FUNERALS AND OTHER REMINDERS THAT I AM NOT IN CHARGE

By Lisa Huddleston

Yesterday we all attended the burial and memorial service for my husband’s sweet Uncle George.  The day began with bitter cold and snow (!) in March no less.  Sunday is Easter for goodness sake.  Snow is unacceptable, and I was not happy.  Not about George’s being dead and selfishly reminding me that everyone else is also dying.  Not about being stung by the biting wind and ice.  Not about having to put my tender soul through so much emotion.  But funerals wait for no man—unless you are family and are coming in from a long distance—so there I was (we were).  Bitter but present.

Thank God for my husband.  He is the glue in my life—in my crazy head that fractures over the least thing.  Gorilla glue!  And thank God for my precious daughter and her husband.  And for my life-long family/friend Sandra who always makes me laugh.  And for our parents who are still alive and the aunts and the uncles and the millions (no kidding) of cousins and their babies.  So much life at that graveside and at the rowdy lunch for the family that preceded the service.

But I am a true pessimist.  I always do my best to look for the dark side.  Why waste a great cloud by loading it down with a silver lining?  Gray days are fabulous just as they are.  So I tried to be appropriately gloomy and dark.  I wore a black dress, black tights, black shoes (funky, zippered booties with excruciating heels to make me suffer) and a very long, very sober black overcoat.  Appropriately appalled.  Very funereal.

But that stinking silver lining was just too bright.  Ah, what a wonderful family celebration.  George and his already heaven-dwelling wife, Joyce, just did everything too right not to celebrate!  Their four sons and two sons-in-law led the memorial with perfect originality—proving what great parents they had had.  Parents who loved them into being uniquely who God had knit them to be.  Whew!  Not a dry eye in the room.  It really should have been attended by everyone—family, friends and strangers alike.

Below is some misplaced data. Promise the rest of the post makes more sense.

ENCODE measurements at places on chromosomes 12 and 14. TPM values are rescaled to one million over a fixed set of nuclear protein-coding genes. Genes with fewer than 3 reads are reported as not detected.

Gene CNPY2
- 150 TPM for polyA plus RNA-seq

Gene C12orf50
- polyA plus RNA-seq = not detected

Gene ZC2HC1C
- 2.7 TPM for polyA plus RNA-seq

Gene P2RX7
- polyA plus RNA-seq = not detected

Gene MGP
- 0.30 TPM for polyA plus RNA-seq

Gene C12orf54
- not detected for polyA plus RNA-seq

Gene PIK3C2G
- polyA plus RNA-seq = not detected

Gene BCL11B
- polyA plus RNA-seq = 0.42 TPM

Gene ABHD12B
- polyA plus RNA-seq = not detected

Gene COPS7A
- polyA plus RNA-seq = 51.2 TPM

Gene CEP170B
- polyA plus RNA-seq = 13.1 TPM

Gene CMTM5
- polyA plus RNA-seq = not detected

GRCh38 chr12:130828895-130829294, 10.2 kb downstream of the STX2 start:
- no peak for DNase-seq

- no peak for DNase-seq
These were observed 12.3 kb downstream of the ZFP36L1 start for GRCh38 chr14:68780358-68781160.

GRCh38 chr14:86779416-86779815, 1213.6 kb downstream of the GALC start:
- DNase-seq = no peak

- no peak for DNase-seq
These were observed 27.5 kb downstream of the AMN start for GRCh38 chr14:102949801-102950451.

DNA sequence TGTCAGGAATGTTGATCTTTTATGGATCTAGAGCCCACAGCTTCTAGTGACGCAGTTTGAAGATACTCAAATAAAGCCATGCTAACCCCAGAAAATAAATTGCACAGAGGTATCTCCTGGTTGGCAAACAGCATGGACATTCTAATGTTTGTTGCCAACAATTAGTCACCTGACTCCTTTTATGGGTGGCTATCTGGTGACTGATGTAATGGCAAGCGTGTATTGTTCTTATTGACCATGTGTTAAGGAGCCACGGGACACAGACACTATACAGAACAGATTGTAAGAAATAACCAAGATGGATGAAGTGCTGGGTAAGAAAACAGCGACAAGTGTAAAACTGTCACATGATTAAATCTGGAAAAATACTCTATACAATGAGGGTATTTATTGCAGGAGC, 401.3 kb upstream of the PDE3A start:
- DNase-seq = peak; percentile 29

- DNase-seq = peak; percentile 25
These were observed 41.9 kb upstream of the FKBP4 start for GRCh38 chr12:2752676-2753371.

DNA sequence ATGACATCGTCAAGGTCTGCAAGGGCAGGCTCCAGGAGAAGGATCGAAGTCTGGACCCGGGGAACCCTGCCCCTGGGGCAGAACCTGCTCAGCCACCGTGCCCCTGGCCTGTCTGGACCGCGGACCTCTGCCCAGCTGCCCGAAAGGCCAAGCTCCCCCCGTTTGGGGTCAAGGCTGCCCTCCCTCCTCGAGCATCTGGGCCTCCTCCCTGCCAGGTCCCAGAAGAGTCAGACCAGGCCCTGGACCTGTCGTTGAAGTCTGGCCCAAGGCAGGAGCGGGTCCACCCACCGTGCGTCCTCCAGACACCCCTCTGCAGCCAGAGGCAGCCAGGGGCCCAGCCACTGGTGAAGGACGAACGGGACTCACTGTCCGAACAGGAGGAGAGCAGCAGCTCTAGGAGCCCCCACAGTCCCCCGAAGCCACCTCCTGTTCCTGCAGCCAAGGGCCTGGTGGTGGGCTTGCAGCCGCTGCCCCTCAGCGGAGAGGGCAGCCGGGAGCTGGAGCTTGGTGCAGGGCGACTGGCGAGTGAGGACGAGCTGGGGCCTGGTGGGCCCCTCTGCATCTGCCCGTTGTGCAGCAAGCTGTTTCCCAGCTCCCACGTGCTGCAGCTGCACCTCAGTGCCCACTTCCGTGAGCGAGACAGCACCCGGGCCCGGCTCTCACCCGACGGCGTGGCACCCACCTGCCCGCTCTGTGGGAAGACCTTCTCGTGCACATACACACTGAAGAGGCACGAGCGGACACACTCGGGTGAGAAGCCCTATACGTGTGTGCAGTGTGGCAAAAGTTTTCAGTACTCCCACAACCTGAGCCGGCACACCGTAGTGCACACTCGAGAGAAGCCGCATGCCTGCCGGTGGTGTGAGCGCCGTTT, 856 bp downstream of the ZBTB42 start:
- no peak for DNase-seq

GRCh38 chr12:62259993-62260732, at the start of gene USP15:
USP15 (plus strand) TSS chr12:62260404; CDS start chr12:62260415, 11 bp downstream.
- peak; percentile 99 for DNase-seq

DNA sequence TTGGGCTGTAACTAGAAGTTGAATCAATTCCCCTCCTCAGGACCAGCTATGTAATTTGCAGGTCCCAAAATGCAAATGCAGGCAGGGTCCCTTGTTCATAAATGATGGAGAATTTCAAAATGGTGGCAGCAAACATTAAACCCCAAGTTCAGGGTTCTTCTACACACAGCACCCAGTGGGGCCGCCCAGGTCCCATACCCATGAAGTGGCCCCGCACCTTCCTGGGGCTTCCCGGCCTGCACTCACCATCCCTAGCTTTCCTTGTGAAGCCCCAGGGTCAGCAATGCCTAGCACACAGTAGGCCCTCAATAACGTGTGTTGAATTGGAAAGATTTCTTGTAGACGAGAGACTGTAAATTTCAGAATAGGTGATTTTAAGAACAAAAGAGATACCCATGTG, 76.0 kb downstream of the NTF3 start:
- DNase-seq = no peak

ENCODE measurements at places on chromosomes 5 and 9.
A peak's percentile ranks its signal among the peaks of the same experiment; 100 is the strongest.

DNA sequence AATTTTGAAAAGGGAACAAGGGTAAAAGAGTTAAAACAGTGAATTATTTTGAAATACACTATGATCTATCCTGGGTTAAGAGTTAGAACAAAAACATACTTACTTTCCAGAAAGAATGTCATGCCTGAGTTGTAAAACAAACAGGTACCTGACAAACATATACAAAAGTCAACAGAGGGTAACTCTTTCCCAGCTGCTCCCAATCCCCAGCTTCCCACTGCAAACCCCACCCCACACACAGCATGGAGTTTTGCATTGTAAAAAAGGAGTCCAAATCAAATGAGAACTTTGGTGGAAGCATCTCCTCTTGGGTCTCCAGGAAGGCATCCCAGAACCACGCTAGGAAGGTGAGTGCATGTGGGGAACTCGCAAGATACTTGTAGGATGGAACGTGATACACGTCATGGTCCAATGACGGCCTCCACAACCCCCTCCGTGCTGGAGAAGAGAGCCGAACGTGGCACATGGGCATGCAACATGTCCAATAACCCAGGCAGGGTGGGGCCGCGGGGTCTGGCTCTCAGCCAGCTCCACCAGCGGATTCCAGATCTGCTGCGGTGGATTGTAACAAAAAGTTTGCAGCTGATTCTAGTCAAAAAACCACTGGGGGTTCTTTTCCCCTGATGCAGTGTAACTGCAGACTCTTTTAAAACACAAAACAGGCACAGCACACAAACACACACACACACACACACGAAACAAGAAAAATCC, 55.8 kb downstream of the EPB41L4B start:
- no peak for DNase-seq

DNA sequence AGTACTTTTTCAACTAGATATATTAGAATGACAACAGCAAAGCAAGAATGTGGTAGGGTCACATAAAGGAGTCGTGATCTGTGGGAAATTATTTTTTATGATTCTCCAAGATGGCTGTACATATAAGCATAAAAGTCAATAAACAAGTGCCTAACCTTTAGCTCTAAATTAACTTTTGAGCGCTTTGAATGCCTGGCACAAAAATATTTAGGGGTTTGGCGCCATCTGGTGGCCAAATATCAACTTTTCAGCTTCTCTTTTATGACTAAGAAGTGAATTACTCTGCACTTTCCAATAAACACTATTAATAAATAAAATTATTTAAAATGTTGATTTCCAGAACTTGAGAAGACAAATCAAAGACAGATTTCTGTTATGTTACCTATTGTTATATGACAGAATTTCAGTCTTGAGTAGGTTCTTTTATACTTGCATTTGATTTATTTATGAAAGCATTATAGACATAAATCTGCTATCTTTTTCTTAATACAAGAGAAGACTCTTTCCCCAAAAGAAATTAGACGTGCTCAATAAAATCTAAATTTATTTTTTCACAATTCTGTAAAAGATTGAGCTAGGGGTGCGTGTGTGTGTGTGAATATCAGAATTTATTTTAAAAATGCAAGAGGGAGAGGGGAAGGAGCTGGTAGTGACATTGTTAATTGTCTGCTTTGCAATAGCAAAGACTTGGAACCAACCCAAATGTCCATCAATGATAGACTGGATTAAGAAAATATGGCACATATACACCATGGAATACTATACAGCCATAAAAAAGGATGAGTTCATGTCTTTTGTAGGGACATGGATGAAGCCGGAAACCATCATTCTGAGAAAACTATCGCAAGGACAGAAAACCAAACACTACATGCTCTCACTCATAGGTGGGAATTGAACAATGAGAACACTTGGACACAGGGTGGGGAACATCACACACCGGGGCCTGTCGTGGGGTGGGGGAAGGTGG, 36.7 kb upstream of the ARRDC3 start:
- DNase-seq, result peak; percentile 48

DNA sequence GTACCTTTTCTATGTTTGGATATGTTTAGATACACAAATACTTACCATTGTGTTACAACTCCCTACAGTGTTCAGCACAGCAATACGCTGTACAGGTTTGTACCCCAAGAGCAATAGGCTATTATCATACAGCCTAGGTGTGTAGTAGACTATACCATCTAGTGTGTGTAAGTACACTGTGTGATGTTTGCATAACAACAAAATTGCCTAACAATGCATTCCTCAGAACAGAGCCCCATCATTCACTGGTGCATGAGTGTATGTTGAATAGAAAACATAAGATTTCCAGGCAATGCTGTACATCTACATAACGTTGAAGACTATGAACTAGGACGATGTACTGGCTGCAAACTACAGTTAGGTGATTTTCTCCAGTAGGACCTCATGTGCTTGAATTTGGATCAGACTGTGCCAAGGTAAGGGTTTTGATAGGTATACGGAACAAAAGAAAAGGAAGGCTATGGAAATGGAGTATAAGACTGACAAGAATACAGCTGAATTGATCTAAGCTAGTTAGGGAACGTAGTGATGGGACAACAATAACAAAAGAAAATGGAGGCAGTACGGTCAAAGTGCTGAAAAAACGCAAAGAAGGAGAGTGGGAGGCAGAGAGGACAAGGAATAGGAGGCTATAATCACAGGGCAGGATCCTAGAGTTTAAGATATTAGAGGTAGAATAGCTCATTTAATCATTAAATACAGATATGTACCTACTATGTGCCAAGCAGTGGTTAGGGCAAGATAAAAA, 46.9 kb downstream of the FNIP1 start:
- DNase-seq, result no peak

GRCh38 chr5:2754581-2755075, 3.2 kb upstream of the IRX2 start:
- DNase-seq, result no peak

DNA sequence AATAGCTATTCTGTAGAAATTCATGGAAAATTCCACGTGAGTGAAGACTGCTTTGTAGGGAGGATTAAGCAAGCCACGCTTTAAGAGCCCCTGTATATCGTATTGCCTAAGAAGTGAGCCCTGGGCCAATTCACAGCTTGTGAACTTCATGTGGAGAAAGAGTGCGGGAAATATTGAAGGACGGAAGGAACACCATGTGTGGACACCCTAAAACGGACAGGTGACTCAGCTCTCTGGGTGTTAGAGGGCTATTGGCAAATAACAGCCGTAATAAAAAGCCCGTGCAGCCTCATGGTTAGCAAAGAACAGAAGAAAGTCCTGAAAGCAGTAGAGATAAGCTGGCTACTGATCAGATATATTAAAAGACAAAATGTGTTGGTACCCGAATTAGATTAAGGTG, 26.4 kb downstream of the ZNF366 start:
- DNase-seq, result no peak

I sat listening with silver-lined tears staining my face and my natural pessimism staining my heart.  Did they know how lucky they were?  Very few have families like theirs.  And I know I’m not living nearly as well as they did.  And, oh my gosh, what will my kids say about me?  And what will my sisters and I do or say at our father’s memorial?  And why don’t I invest in peoples’ lives more like George and Joyce did?  And why can’t I even be a little more understanding about the disabilities my own parents and in-laws are facing as they age?  Instead I am royally pissed off at the system around here.  Why do people have to fall apart so disgracefully?  It is shameful to do such rotten things to such strong people.  And how soon will my children be just as angry over my failings?  (Are they already?)  And, God, do you really mean for it to be so stinking awful?

Forget this mess.  I am out of this.  Nope.  Not going to play the game if I can’t even understand the rules.  I like word games.  Not thoughtless games of chance.  Just cremate me and throw me to the wind.  And not in the vegetable garden as my daughter used to fear—no mother-flavored asparagus (I promise).  Some place wild and free, please.  Hang hippie wind art from the trees.  Let the tossing and blowing remind you of my always restless soul and the brevity of breath.  Whew!  I’m a mess when I can’t be in control–which is basically all the time.

Thank God for my husband!  Thank God for God, too.  Whew! And again I say it—whew!

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